Hennepin County Commissioner Board has been all white since 1852 – and that might end on Nov. 6

This piece is part of Twin Cities Daily Planet’s series covering the 2018 elections season. Every year we’re moving towards a possibility of a more diverse legislature. And with it, we hope comes increased opportunities for communities historically shut out of political processes and power to imagine and enact policies to create a Minnesota that benefits all its constituents. “If you want to know if you are going the right way, follow women of color because we know where justice is. We are closest to the pain, which makes us closest to the solutions. Continue Reading

Principles of less eligibility: The human cost of prison labor PART II

If you were to turn over a chair in a Minnesota public library, like at the Buckham Memorial Library in Faribault, you might find a tag noting the chair was manufactured by MINNCOR, a quasi public-private business operation within the state’s Department of Corrections (DOC). MINNCOR products are made by Minnesota inmates who make furniture for everything from public libraries to student dormitories. They also weld docks for Minnesota lakes and pack balloons destined for festive events. Additionally, minimum security work crews organized through the DOC – separate from MINNCOR’s operations – build low-income homes in greater Minnesota and have even assembled a sports facility dome on the University of Minnesota campus. The work of these inmates is all around us, yet hidden in plain sight. Continue Reading

Principles of less eligibility: The human cost of prison labor PART I

Jesse, an inmate whose name has been changed for his safety, began his incarceration in 2006 initially working as a baker for 25 cents an hour in St. Cloud. He later got a job pressing license plates for 50 cents an hour. During yet another job in prison folding and packaging balloons, Jesse noticed the balloons were being transported and sold by Anagram. While getting paid pennies on the dollar, his labor was being exploited for corporate profit. Continue Reading

The Twin Cities Daily Planet’s Best of 2017

It seems like every think-piece or nonprofit email included the words “Now, more than ever” in 2017. While unprecedented challenges and tragedies rocked our national conscious in 2017, this year was the one when – more than ever – we as a community turned toward the hyper-local to affect change. For 11 years, the Twin Cities Daily Planet has always had a focus on local. But now, nearly three years into our mission of amplifying and connecting marginalized voices, that focus has become a platform for our local communities – especially those who have historically faced oppression – to own and assert their stories in an ever-changing world. From the highest municipal elections turnout in years, landmark workers’ rights ordinances, and growing resistance in the face of police brutality, racism and anti-immigrant bigotry, communities told their own authentic stories on our platform. Continue Reading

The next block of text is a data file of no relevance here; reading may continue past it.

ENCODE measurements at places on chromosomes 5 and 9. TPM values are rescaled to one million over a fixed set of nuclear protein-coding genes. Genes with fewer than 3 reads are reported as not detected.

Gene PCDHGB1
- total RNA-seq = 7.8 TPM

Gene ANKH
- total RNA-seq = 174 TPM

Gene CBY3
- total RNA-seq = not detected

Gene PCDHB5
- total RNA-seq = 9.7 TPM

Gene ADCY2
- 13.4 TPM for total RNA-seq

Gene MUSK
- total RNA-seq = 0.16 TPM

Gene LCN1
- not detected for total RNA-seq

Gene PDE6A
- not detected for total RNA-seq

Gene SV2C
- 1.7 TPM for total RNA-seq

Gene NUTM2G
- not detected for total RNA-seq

Community Voices: A call for ‘regeneration’ over reparations where Black potential has been stifled

If you seek to learn about reparations specifically for Black people living in what we call the United States of America, you will see a contentious debate. One argument tracks the history, showing the ways that those enslaved in this country, their descendants and folks that looked like them were disadvantaged throughout the occupation of this land. Continue Reading

Three years after ‘Ban the Box,’ Minnesota ex-offenders find mixed prospects upon re-entry

With a first degree possession of a firearm and a second degree possession of a controlled substance on his record, Jason Sole had a tough time finding meaningful work when he got out of prison. “[Employers] didn’t see my value, they only saw me as a deficit,” said Sole. His first job out of prison was working at a Holiday Inn for $10 an hour.  Sole pointed out that employers know there are a limited amount of jobs, so when they see you’re an ex-offender, they take advantage of it. “The things they make you do because you’re an ex-offender is appalling,” adding, “They just wanted me to be a worker, they weren’t trying to make me a boss.”

Sole didn’t want anybody to be able to oppress him so he figured out how to be his own boss. Continue Reading

Facing white supremacy: Arts + Culture Editor Caroline Taiwo talks the culture of workplace discrimination on ‘Urban Agenda’

Whether you work at an office job or on the field of the NFL, white supremacy dominates work culture in the United States. In May, Twin Cities Daily Planet Arts + Culture Editor Caroline Taiwo brought us this in-depth analysis on confronting white supremacy in the workplace. In partnership with Pollen Midwest, we followed that article up with an event series and syllabus for further reading. On June 15, Taiwo appeared on KMOJ 89.9’s radio show Urban Agenda with Lissa Jones to talk more about her workplace experiences as a Black woman. With excerpts from James Baldwin and live Q&A phone calls from Minnesota listeners, this episode works to help folks – and people of color especially – recognize and activate around the white supremacy they interact with on a daily basis. Continue Reading

‘This felt like a space for me’ Midwest Mixed Conference jumpstarts conversation on complex racial identities

Do interracial couples experience more push-back than same-race couples, and if so, how do they deal with it? How does colorism affect the lives and academic experiences of students? And what are some strategies for processing historical trauma that non-Black and non-white mixed folks can use to acknowledge and move through complex family histories? These are just some of the questions that the first ever Midwest Mixed Conference attempted to tackle, through panels, arts activities, workshops and discussions. Held Aug. Continue Reading